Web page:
Pat Fallon Wants His Agency Back; Deal With WPP Could Come Soon | Adweek
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Pat Fallon Wants His Agency Back; Deal With WPP Could Come Soon

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MINNEAPOLIS - Fallon McElligott's buyback from WPP Group PLC is moving closer to fruition.
FM chairman and co-founder Pat Fallon last week said he has set a 'game plan' for the reacquisition of the agency which would free it from the WPP-owned Scali, McCabe, Sloves/N.Y. network. SMS bought a stake in FM in 1986. A month ago, Fallon conceded he would like to buy back the agency, but called negotiations 'nascent' and said financial discussions had not taken place. The game plan appears to have moved forward since then.
Agency sources speculated last week the buyback could be completed as soon as two weeks from now, but Fallon denied a deal could happen that fast.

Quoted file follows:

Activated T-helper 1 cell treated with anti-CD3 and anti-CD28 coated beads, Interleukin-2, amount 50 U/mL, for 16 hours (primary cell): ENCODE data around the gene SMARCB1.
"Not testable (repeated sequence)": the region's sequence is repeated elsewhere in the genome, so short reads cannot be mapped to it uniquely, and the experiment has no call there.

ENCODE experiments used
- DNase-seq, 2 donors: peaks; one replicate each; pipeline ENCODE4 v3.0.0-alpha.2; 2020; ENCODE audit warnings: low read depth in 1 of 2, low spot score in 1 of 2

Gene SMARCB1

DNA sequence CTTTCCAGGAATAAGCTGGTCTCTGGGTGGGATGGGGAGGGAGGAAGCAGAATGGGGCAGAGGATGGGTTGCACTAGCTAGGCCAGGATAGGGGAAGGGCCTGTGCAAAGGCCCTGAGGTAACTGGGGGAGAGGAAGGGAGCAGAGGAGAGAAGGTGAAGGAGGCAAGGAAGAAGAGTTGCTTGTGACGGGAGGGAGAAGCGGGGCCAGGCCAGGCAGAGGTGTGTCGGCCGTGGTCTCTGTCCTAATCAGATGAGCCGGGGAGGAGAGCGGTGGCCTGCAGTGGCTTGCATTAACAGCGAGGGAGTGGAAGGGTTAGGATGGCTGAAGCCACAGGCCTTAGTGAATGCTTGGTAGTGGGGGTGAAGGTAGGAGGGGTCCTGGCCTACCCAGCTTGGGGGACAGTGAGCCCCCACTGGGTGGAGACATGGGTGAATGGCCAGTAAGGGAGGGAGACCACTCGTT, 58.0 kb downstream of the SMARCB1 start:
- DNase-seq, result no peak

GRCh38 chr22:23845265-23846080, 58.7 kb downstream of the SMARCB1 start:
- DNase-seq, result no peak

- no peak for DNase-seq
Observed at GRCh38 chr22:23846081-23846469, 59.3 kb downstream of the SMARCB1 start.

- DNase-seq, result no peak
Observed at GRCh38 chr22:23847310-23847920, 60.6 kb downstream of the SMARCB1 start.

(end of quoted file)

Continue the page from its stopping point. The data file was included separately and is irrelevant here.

'I don't think it's possible to have it completed in two weeks,' he said. 'These things are a lot more complicated than that. I think it could take quite a bit longer than that.'
One local industry executive characterized agency management as 'working like crazy to finalize the buyback so they can get back to what they do best . . . advertising.'
Fallon would not discuss a possible purchase price, but financial analysts valued an agency like FM with annual billings of $175 million at upwards of $10 million.
Pat Fallon opened Fallon McElligott Rice in August 1981 with partners Tom McElligott (currently out of the advertising business) and Nancy Rice (now group creative director for DDB Needham Chicago). The agency initially said it had no interest in acquiring or in being acquired, but in February, 1986, WPP unit Scali, McCabe, Sloves/N.Y. purchased a 75% stake when FM was billing about $80 million. SMS now owns an 80% stake in the agency.
Despite industry speculation at the time that the shop would lose some of its creative luster, FM has weathered the loss of two of its principals, as well as numerous account and staff changes, to maintain an enviable creative reputation and grow to a $175 million shop.
Also in protracted negotiations is Interpublic Group's interest in buying SMS from parent WPP Group. Sources said FM's apparent haste in finalizing its own buyback is unrelated to any WPP-IPG deal regarding SMS.
Copyright Adweek L.P. (1993)